Noel K. Estenson, who helped spearhead the 1998 merger that created CHS Inc. and then served as its first CEO, died Dec. 11 at his home in Lakeville after a long battle with cancer. He was 80.
“CHS would not be the organization it is today without Noel’s vision and courage,” says Jay Debertin, CHS president and CEO. “The steps Noel and others took to create a strong, efficient agriculture and energy supply chain with global market access continue to add tremendous economic value for the farmers and member co-ops who own us.”
Debertin, who considered him a mentor, says Estenson developed a gift of relating to everyone from farmers to employees to global agriculture leaders that helped create a strong CHS culture.
Raised on a Climax potato and grain farm, Estenson’s goal was to follow his uncle, a local cooperative manager, into the co-op world. He earned a degree in agricultural economics at North Dakota State University, where he served as both student body president and president of the school’s Co-op House.
Estenson joined the former Cenex credit department immediately after his 1963 Army discharge and rose through the company’s finance ranks, becoming senior vice president of petroleum and finance in 1981.
He was named president and CEO of Cenex in August 1987 during the depths of the agricultural economic crisis of the 1980s and made strengthening the company’s performance and balance sheet his priority. He was a key player in efforts to reduce co-op duplication and generate cost savings through the groundbreaking Cenex-Land O’Lakes joint venture.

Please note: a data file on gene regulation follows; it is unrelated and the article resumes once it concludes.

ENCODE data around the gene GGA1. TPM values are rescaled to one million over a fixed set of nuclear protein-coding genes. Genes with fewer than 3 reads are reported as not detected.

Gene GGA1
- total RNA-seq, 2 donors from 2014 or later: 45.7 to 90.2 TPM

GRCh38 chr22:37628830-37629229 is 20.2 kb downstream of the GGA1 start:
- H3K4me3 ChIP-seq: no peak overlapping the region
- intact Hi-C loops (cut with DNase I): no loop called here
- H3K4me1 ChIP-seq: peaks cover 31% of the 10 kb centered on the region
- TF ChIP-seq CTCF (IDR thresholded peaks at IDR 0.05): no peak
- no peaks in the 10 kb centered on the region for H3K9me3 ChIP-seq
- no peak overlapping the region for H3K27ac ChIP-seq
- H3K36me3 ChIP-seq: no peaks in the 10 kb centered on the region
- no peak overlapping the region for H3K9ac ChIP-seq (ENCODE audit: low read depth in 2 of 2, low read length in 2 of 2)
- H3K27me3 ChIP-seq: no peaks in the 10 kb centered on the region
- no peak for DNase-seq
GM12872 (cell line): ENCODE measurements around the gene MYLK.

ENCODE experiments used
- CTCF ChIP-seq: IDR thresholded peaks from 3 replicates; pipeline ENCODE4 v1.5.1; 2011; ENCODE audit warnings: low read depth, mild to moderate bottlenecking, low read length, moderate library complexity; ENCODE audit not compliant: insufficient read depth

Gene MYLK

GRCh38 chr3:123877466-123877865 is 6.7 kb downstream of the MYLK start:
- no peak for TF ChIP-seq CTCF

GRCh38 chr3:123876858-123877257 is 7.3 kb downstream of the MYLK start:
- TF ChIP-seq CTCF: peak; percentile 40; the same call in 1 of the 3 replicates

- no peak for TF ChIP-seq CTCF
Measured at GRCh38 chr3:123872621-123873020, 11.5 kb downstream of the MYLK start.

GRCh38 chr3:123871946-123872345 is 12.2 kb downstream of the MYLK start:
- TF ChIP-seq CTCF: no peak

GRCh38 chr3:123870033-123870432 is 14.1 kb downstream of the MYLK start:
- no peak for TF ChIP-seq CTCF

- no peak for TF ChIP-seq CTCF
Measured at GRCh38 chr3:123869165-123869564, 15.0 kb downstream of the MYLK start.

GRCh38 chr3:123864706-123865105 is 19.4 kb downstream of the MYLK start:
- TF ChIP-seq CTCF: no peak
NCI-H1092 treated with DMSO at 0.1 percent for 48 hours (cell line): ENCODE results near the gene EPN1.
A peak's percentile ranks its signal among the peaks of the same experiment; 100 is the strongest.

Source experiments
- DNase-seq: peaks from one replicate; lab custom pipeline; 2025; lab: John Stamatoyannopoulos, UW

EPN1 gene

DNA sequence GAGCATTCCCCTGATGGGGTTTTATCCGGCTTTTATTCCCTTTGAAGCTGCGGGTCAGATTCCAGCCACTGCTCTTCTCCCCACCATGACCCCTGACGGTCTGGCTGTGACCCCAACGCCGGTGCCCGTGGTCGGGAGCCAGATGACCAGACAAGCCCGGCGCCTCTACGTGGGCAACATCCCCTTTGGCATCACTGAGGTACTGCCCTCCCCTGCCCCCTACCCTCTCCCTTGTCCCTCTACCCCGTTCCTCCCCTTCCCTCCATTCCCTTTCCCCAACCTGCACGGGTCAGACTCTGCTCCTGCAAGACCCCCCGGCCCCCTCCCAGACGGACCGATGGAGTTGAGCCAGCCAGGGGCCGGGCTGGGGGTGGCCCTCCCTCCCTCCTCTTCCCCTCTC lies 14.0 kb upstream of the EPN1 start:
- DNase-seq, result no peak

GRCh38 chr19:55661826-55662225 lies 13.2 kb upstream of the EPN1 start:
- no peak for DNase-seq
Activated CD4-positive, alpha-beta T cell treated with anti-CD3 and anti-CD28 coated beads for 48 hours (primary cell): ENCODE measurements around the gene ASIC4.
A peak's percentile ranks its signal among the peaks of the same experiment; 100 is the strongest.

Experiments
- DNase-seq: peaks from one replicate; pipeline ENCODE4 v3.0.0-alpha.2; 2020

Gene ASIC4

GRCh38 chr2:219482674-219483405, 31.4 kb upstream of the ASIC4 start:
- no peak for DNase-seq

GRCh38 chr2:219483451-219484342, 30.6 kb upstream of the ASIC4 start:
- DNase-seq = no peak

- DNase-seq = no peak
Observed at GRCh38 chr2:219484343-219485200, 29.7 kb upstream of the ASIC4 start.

John Johnson, who succeeded Estenson as CHS president and CEO, recalls the 1997 dinner during which the two agreed farmers would benefit greatly long-term from the merger of energy and agricultural supply co-op Cenex with its grain and processing counterpart Harvest States. Johnson was CEO of Harvest States at the time.
“We had a beer and a hamburger and talked about what the future looked like. We knew we had to get bigger to help farmers compete. We got all the merger issues resolved at that one dinner, that’s how definite he was about what was needed,” Johnson says. “We created CHS, a co-op that represents farmers that’s built to last. He’ll be remembered for that.”
Estenson retired in 2000 and served for many years as a director for Thrivent Mutual Funds. He also authored the book, “Be Still and Know: Incredible Hunches from Your Creator,” on the power of intuition. He was inducted into the national Cooperative Hall of Fame in 2010 and was recognized with the National Farmers Union Meritorious Service Award, an Honorary American FFA Degree and the Cooperative Communicators Association CEO Outstanding Communicator recognition.
Estenson is survived by Ethel, his wife of nearly 60 years, along with children Keith (Susan) Estenson, Craig (Sharon) Estenson, Kim (Scott) Amundson and Dennis (Barb) Estenson; 12 grandchildren and three great-grandchildren and another expected, and his sister, Kate Hedman. He was preceded in death by his parents, Ordean and Helen, brothers Wayne and Lionel, and an infant granddaughter.
Visitation is scheduled for Dec. 29 from 3-5 p.m. at Lord of Life Lutheran Church, 16200 Dodd Lane, Lakeville.
A celebration of life will take place on Dec. 30 at 11 a.m. at Lord of Life with visitation one hour prior. In lieu of flowers, memorials preferred to Lord of Life Lutheran Church.